Aspect Ratio Table of Common Fonts

Why Font Aspect Ratio Matters in Websites

font-size-adjust demonstration
Different font families at the exact same size have different x-heights, and so different aspect ratios. © 2012 J Kyrnin

All fonts have an aspect ratio (or value). Font aspect values are calculated by dividing the lowercase x-height of the font by the font size. When you have this value, you can use the fontSizeAdjust style property in CSS3 to specify the aspect value of the preferred font used to display your website.

When your website is viewed on computers that don't have your preferred font, the fontSizeAdjust property is used to select the best font size for the replacement font.

This property keeps your pages looking good and your type legible even if your first choice font is not available.

About the fontSizeAdjust Property

Using the fontSizeAdjust property gives you some control over the font substitution when it is necessary. When the first-choice font isn't available, the browser uses the second specified font, which often results in a big change in size. Readability of a font is influenced more by the size of the lowercase letters than the size of the uppercase letters. When the browser knows the aspect value for your preferred font, it can better figure out which size to use when displaying the page in the second-choice font.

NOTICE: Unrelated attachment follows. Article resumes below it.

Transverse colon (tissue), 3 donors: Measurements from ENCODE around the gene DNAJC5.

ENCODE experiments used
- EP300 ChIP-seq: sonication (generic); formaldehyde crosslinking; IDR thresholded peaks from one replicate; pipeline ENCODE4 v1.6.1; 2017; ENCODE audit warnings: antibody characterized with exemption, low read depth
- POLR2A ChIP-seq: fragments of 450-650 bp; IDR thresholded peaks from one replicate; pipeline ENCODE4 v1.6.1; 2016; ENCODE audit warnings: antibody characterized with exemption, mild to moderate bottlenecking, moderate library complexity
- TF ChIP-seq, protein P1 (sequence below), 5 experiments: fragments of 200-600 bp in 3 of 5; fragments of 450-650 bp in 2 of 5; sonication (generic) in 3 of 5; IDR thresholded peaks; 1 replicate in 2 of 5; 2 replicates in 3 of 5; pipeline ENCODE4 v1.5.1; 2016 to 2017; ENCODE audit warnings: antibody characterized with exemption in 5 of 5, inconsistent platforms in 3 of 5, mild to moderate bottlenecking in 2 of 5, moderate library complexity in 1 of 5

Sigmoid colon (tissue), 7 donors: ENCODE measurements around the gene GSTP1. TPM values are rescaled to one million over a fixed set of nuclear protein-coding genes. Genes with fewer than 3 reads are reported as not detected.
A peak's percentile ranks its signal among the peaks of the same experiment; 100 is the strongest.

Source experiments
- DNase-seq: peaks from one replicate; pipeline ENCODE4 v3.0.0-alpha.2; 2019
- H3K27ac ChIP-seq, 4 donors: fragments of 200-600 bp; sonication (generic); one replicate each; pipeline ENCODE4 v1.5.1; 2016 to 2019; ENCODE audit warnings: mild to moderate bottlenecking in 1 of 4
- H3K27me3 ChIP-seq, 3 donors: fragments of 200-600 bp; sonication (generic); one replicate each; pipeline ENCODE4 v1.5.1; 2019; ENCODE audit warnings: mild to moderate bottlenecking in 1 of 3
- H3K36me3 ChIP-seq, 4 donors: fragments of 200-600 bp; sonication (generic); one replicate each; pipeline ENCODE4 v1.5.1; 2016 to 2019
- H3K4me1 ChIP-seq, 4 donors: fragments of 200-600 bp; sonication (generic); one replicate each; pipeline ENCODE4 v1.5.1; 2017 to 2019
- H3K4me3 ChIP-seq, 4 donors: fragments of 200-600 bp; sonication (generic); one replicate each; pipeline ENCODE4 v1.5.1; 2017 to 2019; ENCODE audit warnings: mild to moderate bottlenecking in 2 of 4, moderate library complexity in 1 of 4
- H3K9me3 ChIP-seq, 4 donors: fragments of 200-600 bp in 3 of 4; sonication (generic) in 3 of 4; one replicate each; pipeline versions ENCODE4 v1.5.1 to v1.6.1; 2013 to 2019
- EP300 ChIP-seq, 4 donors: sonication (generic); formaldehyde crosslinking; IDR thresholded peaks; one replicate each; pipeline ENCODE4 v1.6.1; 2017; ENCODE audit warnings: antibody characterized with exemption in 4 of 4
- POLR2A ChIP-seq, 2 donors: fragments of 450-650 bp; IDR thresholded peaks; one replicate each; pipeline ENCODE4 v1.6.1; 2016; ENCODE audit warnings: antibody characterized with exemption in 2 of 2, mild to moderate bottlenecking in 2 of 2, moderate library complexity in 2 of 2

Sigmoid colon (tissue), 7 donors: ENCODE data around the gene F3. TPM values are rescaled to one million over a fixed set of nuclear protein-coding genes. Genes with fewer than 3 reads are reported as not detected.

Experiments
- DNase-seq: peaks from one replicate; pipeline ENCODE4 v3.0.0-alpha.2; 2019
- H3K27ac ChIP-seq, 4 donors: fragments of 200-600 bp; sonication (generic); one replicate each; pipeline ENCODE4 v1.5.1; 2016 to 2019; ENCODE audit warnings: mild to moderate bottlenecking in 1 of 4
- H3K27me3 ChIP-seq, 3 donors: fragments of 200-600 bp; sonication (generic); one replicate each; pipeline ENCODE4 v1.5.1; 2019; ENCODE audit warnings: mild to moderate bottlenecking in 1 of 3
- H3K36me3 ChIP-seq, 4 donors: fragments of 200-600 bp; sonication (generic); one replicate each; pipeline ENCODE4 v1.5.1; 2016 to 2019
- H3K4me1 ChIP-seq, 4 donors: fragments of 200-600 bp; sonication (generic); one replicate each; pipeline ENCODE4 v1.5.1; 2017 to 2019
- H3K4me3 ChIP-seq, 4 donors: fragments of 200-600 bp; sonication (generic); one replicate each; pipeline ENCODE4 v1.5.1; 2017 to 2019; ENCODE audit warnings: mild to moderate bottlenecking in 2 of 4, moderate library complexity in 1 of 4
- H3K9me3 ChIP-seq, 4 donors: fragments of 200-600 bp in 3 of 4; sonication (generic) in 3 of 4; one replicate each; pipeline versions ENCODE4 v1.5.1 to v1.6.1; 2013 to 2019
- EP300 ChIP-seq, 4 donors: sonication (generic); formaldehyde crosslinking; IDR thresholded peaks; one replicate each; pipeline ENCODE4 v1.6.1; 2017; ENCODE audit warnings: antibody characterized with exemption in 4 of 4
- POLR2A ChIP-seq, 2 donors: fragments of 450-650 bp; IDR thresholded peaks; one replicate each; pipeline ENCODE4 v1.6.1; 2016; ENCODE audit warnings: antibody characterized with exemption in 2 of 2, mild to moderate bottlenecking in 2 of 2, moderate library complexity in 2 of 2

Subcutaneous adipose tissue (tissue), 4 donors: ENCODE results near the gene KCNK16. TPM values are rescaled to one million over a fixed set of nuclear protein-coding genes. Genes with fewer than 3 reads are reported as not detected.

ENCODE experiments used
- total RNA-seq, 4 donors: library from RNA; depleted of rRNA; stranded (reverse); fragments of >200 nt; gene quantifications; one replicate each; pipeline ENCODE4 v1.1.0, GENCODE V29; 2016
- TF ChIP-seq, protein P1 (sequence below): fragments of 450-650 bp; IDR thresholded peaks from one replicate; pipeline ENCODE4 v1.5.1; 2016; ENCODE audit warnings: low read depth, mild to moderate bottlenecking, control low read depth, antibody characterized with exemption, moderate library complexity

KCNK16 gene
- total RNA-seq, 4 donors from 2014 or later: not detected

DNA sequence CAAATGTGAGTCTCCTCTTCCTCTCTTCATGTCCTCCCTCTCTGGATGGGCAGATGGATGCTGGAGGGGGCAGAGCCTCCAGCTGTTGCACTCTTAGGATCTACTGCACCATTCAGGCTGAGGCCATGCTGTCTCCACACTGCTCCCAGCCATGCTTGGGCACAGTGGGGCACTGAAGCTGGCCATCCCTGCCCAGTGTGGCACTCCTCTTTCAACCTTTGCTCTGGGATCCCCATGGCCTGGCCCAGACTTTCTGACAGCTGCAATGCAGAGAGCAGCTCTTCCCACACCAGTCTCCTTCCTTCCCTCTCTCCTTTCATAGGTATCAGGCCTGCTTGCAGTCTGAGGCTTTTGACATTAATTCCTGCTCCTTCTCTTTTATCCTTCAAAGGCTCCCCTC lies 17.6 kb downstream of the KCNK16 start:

Here is an example that adjusts font size using the aspect ratio of 0.58, which is the aspect ratio for Verdana. If Verdana is not available on a computer, the browser sizes the replacement font so it has similar size lowercase letters for the best legibility.

document.getElementById("myP").style.fontSizeAdjust = "0.58";

Note: As of publication, only Mozilla Firefox fully supports the fontSizeAdjust property.

Common Font Aspect Ratios

This table shows calculations for the aspect ratios of several popular font families. 

FontAspect Ratio
Avant Garde0.45
Century Schoolbook0.48
Comic Sans0.53
Courier New0.42
Times New Roman0.45